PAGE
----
We developed an educational website for parents of paediatric patients with kidney diseases in Russia. Parents could ask questions regarding their child's illness and submit information, including medical summaries and scanned or electronic images. A US-trained specialist in paediatric nephrology reviewed the information provided and advised about further evaluation or referral, as well as discussing possible treatment plans. In the first nine months, 141 distinct users communicated through the website. Fifty-eight percent of patients were female. An analysis of 70 cases suggested that in 45% there had been overdiagnosis of common paediatric problems, such as urinary tract infection and pyelonephritis. Users completed an anonymous satisfaction survey. The response rate was 84% (n = 59/70). The majority of respondents found the consultation useful (mean = 4.6 on a 5-point scale). The online consultation answered the questions of most respondents, provided useful information and relieved uncertainty regarding a follow-up. The majority of the respondents (>90%) confirmed that they trusted the online consultation and would recommend the technique to other parents. Online consultation for parents can provide reliable information that results in improved parental satisfaction and education. This approach may be useful in improving care and providing patient education in underserved areas in the USA and elsewhere.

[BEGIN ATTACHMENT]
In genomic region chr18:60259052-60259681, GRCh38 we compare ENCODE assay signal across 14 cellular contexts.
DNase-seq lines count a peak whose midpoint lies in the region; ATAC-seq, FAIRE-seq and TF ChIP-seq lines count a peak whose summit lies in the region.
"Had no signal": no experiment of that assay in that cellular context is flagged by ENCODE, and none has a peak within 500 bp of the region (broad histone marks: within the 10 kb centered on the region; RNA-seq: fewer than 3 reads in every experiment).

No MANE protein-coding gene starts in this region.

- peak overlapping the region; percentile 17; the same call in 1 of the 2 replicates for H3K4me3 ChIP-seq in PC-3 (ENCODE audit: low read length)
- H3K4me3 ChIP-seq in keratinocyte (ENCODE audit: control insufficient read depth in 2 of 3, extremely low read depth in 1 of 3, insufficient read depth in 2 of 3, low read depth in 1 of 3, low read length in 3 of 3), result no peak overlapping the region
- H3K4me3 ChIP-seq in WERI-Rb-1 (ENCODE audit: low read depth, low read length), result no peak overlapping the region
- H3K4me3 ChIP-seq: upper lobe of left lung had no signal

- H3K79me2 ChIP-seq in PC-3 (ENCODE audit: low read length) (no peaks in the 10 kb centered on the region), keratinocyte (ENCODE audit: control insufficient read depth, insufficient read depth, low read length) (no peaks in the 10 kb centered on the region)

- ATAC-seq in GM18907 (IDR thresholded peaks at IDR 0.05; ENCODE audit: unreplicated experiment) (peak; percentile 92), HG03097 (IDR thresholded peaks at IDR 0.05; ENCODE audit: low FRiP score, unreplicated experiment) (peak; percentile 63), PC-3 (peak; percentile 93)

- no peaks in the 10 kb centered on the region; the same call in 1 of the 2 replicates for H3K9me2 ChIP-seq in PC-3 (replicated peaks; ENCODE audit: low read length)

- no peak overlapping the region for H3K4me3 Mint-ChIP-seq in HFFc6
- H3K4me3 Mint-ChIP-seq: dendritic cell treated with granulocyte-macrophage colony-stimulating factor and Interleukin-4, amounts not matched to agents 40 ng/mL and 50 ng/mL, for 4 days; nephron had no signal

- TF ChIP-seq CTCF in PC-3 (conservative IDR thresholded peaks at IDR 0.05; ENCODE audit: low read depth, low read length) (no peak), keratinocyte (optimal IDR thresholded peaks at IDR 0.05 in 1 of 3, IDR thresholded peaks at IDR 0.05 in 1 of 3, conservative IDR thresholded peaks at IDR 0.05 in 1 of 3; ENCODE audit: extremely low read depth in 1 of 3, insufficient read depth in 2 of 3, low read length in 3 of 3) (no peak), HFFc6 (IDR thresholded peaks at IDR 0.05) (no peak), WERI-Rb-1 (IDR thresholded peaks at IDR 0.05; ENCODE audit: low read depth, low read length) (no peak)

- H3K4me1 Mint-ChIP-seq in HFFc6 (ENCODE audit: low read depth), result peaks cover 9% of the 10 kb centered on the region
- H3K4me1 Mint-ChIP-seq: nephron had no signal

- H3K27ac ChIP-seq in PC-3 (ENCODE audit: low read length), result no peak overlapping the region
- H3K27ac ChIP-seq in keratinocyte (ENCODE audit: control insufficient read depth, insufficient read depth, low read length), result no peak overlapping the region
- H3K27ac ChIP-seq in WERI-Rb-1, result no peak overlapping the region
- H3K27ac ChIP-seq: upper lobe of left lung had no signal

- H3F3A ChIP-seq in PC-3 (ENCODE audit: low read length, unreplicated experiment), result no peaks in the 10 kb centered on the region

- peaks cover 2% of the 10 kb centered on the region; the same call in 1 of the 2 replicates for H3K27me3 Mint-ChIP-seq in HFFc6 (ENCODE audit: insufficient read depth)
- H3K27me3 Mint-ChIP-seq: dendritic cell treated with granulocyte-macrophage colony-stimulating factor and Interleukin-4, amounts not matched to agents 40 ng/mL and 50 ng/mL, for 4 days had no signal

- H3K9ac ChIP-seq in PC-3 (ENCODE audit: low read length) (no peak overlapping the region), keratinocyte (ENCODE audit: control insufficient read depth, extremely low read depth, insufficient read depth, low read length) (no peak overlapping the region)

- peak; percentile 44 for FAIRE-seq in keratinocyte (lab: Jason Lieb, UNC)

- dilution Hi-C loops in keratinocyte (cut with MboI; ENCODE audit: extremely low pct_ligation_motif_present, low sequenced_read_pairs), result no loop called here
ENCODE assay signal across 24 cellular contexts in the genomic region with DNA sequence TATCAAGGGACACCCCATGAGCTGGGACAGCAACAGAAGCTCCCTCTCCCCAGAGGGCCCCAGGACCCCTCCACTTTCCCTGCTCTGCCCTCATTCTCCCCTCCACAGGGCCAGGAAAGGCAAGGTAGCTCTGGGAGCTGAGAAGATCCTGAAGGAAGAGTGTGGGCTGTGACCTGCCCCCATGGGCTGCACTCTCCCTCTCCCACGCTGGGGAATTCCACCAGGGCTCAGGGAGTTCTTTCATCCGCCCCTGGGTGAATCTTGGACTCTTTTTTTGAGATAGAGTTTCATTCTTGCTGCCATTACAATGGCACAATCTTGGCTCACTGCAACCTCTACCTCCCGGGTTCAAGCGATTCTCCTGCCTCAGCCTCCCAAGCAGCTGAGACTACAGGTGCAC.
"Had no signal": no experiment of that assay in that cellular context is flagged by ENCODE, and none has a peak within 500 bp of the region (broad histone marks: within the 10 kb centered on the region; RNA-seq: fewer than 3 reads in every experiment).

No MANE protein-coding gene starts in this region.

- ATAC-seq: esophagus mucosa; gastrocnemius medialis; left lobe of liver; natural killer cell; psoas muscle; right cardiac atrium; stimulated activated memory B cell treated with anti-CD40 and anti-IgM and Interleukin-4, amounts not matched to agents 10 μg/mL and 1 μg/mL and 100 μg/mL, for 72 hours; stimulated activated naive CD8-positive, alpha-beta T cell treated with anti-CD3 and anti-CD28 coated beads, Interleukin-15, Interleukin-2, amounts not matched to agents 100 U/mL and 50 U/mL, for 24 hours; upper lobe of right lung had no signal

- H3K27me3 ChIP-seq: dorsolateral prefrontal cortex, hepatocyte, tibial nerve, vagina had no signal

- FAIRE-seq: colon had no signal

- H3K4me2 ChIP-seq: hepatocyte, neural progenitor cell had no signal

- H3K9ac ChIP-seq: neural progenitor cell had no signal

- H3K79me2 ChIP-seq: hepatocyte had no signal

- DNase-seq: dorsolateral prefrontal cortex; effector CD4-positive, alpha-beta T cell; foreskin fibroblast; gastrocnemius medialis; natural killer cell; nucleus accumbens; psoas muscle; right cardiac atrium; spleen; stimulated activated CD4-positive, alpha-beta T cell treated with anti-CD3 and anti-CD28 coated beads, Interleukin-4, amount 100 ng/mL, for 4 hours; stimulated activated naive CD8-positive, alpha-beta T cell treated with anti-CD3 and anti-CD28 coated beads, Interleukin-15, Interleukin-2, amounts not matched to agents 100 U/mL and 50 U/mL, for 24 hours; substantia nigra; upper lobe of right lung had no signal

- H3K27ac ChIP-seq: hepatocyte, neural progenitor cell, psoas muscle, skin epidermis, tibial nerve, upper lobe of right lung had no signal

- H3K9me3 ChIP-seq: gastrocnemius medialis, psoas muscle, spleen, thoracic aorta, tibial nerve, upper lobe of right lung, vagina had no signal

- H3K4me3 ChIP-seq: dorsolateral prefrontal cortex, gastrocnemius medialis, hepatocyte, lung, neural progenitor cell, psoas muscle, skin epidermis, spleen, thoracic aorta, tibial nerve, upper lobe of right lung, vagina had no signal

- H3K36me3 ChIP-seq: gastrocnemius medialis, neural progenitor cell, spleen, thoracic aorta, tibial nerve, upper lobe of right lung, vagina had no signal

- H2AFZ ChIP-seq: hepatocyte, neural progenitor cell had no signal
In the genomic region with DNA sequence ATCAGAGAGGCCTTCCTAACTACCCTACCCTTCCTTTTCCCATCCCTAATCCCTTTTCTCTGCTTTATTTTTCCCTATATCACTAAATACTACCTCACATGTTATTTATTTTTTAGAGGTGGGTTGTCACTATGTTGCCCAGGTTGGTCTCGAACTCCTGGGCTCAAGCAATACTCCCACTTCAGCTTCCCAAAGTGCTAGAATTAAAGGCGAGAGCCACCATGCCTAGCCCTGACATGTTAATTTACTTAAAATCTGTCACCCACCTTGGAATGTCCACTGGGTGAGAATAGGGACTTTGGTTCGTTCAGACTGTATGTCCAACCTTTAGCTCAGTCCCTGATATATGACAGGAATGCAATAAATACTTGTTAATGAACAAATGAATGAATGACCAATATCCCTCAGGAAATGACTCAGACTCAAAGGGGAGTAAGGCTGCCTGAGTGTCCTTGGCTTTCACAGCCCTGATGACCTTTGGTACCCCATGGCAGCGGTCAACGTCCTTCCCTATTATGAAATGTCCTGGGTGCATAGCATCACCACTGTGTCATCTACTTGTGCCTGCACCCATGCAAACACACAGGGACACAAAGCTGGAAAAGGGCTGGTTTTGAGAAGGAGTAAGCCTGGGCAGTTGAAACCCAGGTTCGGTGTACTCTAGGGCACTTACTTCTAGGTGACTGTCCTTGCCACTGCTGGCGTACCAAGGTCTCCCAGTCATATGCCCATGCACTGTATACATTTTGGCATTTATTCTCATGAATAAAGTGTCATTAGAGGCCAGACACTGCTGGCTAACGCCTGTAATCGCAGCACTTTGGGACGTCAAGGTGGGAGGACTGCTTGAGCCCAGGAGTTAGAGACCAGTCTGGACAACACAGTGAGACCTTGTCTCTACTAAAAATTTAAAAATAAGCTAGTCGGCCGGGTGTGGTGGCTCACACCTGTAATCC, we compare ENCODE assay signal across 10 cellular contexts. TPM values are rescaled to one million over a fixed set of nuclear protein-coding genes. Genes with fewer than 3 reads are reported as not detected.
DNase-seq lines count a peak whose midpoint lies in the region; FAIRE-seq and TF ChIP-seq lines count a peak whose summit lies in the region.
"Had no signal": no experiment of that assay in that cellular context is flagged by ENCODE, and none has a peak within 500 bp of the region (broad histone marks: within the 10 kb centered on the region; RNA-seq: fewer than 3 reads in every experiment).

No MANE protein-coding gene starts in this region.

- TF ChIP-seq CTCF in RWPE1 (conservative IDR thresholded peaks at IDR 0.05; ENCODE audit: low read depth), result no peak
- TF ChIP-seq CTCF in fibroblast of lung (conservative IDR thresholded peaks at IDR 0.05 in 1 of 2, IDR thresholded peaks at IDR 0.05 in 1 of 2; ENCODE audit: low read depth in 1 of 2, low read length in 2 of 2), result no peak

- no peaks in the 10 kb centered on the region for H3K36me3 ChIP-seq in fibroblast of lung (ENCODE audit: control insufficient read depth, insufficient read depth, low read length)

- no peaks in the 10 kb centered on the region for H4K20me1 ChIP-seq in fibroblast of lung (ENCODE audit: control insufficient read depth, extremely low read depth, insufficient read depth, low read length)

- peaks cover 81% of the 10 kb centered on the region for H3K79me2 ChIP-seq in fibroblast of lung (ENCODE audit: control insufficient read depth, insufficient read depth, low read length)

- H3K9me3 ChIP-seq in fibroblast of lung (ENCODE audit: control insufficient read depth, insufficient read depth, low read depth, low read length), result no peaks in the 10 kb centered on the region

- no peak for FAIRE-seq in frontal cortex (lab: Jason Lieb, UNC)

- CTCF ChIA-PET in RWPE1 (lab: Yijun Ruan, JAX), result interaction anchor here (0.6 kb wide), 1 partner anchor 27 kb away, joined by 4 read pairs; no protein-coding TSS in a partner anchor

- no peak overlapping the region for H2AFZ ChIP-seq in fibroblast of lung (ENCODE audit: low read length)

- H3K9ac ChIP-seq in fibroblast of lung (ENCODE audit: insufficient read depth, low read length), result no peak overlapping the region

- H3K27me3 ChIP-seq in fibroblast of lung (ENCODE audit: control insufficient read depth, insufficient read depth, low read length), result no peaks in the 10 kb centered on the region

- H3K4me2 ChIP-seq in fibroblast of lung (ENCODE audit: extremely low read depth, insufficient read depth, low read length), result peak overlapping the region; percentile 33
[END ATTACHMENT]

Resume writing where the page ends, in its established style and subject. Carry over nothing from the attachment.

The insertion of temporary hemodialysis catheters is considered to be a core competency of nephrology fellowship training. Little is known about the adequacy of training for this procedure and the extent to which evidence-based techniques to reduce complications have been adopted. We conducted a web-based survey of Canadian nephrology trainees regarding the insertion of temporary hemodialysis catheters. Responses were received from 45 of 68 (66%) eligible trainees. The median number of temporary hemodialysis catheters inserted during the prior 6 months of training was 5 (IQR, 2-11), with 9 (20%) trainees reporting they had inserted none. More than one-third of respondents indicated that they were not adequately trained to competently insert temporary hemodialysis catheters at both the femoral and internal jugular sites. These findings are relevant to a discussion of the current adequacy of procedural skills training during nephrology fellowship. With respect to temporary hemodialysis catheter placement, there is an opportunity for increased use of simulation-based teaching by training programs. Certain infection control techniques and use of real-time ultrasound should be more widely adopted. Consideration should be given to the establishment of minimum procedural training requirements at the level of both individual training programs and nationwide certification authorities.
Comment In: Am J Kidney Dis. 2014 Feb;63(2):346-724461680
Comment In: Am J Kidney Dis. 2014 Feb;63(2):34624461681